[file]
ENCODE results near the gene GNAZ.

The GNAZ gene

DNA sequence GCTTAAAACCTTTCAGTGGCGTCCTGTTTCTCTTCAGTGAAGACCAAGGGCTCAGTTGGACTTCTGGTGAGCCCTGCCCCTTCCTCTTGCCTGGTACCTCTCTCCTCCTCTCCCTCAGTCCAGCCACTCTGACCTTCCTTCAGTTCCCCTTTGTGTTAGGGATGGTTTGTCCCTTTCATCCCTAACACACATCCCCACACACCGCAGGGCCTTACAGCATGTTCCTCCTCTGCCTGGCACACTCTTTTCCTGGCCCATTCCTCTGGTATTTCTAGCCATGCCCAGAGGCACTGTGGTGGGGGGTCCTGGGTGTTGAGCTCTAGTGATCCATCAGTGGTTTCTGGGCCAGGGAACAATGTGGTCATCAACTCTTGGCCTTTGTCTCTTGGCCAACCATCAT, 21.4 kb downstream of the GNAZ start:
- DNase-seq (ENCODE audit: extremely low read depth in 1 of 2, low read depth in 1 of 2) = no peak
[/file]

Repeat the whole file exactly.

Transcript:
ENCODE results near the gene GNAZ.

The GNAZ gene

DNA sequence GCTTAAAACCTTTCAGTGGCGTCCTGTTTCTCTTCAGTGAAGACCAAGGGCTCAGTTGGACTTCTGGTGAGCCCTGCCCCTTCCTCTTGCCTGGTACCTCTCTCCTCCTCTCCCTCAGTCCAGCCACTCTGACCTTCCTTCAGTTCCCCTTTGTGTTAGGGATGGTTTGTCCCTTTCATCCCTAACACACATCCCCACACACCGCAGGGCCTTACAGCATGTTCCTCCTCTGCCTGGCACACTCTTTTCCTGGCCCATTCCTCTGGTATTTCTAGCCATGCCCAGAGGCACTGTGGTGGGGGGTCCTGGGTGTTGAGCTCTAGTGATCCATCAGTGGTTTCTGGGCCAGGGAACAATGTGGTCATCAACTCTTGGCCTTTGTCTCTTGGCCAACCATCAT, 21.4 kb downstream of the GNAZ start:
- DNase-seq (ENCODE audit: extremely low read depth in 1 of 2, low read depth in 1 of 2) = no peak